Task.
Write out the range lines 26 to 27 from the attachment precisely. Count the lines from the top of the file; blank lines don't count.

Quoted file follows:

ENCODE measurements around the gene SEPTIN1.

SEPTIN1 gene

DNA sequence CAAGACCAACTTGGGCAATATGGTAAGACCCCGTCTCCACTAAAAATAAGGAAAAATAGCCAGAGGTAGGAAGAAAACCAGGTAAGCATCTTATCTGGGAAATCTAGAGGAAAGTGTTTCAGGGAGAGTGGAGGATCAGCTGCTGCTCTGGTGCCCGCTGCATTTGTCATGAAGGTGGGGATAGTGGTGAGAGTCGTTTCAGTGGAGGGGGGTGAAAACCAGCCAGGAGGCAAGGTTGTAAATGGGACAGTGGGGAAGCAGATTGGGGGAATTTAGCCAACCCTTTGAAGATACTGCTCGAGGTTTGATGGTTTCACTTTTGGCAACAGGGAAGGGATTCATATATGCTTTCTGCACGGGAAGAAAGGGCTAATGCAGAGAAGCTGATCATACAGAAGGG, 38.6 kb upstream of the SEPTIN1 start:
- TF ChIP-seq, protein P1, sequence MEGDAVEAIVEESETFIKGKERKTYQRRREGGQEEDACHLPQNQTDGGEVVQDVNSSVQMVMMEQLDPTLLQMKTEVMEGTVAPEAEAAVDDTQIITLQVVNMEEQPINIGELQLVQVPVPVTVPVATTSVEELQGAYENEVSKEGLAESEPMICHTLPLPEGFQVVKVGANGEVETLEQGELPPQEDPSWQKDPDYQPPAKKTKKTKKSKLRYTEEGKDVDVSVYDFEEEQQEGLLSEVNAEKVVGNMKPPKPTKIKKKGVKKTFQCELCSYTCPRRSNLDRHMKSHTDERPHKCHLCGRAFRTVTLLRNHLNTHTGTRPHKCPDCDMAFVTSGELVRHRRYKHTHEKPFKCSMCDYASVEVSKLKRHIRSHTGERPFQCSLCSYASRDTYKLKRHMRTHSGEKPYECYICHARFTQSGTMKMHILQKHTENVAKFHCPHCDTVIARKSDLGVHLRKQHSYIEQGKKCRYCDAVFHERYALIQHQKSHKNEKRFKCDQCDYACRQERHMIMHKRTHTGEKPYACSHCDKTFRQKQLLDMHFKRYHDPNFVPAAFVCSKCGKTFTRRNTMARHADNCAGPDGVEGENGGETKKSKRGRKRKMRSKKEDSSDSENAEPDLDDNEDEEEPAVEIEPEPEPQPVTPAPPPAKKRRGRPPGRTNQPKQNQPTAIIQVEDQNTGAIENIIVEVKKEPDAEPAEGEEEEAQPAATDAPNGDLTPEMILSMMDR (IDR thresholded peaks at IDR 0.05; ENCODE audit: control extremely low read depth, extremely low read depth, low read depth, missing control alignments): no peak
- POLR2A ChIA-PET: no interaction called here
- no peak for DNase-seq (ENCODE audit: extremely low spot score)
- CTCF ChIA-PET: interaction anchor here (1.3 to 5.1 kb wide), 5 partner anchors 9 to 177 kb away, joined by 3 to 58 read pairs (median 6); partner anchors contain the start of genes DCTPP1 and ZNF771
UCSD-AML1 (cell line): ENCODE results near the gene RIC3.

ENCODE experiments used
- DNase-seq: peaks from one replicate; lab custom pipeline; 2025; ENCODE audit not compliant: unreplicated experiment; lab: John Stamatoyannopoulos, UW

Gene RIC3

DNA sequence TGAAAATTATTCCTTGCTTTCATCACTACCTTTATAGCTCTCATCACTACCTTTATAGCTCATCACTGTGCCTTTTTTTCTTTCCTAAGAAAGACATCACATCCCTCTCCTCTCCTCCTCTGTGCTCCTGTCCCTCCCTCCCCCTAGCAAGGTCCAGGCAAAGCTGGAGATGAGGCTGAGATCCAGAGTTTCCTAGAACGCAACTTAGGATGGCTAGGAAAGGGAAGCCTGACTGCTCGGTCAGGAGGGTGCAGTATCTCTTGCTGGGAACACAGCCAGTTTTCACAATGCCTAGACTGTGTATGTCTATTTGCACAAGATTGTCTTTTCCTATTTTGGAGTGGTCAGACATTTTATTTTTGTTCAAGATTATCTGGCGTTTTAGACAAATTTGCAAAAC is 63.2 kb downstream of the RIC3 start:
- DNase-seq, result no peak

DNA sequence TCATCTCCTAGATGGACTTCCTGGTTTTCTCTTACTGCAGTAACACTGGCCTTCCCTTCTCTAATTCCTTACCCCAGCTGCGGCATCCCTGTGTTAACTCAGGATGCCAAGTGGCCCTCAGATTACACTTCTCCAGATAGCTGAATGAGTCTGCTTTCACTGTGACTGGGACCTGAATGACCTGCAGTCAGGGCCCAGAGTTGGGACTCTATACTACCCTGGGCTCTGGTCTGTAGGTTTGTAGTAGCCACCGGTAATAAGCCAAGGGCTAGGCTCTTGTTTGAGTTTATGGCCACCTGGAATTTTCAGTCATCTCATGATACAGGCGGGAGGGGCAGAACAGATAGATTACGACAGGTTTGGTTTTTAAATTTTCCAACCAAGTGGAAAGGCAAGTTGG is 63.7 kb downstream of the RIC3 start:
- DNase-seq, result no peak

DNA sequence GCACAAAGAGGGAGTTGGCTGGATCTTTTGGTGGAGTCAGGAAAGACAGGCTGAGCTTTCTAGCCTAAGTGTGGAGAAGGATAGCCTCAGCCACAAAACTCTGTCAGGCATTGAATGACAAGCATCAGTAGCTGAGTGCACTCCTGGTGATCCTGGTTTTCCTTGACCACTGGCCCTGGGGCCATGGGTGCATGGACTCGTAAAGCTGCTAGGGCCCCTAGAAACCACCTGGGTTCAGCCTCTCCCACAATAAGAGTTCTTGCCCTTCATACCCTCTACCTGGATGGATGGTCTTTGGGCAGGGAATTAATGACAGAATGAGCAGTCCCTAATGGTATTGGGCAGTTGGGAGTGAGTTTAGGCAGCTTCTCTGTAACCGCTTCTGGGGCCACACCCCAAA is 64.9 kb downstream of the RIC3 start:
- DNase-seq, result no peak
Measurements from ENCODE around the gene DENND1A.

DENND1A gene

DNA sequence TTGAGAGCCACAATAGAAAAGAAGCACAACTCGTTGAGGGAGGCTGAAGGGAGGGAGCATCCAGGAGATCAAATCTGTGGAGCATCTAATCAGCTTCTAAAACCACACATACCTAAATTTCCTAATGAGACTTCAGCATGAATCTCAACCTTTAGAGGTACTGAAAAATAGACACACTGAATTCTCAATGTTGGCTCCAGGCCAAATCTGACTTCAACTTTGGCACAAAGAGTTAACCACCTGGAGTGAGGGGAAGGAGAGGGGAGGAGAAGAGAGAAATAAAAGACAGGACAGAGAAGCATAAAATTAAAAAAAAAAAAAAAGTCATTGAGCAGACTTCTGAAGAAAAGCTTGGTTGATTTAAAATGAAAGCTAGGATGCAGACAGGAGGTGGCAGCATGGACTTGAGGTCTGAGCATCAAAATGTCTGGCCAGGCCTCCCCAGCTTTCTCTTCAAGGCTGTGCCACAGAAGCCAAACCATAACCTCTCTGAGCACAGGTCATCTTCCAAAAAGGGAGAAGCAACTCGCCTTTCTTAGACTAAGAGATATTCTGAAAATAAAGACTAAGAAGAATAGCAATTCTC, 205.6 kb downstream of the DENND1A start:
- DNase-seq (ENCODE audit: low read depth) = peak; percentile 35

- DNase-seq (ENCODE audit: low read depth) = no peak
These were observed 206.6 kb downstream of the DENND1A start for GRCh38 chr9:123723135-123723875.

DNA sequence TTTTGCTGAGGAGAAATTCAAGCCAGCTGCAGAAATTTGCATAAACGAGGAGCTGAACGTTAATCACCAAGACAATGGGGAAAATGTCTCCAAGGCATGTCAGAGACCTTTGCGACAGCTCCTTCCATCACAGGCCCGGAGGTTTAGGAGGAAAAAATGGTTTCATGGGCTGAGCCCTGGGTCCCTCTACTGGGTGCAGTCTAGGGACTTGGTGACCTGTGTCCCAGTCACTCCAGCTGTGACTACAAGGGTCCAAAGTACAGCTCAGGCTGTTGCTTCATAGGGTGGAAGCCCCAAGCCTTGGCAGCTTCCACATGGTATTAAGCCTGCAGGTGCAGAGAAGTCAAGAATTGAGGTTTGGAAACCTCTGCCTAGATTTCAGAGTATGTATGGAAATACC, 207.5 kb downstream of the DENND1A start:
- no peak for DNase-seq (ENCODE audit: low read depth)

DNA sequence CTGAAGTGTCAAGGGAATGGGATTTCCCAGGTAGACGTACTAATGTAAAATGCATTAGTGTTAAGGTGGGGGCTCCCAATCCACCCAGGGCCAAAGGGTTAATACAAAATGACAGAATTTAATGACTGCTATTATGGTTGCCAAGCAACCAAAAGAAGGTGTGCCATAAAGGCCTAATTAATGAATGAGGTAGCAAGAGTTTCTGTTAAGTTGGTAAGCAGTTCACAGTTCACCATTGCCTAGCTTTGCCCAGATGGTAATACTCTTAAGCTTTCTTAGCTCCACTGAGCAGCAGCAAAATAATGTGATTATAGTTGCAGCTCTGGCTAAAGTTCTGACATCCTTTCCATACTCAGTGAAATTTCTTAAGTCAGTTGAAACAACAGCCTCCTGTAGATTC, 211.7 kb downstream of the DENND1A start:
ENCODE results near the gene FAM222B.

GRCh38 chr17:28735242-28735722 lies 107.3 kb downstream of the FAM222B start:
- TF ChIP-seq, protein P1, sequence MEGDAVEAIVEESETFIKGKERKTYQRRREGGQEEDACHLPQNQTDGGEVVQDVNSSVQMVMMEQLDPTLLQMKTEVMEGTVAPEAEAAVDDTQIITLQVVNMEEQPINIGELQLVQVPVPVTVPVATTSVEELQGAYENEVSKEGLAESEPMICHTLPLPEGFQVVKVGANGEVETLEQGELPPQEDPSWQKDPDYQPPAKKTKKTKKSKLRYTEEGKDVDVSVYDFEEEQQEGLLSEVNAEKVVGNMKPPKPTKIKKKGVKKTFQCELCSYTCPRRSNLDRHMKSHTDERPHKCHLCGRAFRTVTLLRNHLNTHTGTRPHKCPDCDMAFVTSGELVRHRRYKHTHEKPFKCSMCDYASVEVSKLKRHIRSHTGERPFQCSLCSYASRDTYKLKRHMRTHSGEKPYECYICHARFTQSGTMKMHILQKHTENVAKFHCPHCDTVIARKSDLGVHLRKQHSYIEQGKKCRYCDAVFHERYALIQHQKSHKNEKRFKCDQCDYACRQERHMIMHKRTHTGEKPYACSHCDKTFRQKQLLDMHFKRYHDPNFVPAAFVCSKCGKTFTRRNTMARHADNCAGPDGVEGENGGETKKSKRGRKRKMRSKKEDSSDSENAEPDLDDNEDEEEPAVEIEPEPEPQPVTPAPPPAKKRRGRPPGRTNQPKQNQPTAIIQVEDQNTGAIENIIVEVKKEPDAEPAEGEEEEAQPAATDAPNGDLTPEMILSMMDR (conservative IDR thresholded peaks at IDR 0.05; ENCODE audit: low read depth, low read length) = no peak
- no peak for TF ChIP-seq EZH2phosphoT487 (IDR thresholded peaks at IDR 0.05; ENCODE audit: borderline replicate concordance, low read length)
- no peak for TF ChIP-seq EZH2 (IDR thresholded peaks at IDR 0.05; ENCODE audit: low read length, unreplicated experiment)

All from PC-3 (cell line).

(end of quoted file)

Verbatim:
DNA sequence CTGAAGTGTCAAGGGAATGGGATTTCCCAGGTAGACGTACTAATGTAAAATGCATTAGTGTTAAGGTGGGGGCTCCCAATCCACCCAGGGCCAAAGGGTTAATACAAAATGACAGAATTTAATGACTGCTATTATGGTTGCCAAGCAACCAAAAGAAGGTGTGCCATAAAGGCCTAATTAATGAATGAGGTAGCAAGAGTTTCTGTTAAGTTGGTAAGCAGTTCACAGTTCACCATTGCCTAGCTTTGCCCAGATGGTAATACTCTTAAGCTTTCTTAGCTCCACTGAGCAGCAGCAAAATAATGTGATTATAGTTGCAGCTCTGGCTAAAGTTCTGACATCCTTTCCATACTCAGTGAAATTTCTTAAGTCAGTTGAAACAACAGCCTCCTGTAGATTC, 211.7 kb downstream of the DENND1A start:
ENCODE results near the gene FAM222B.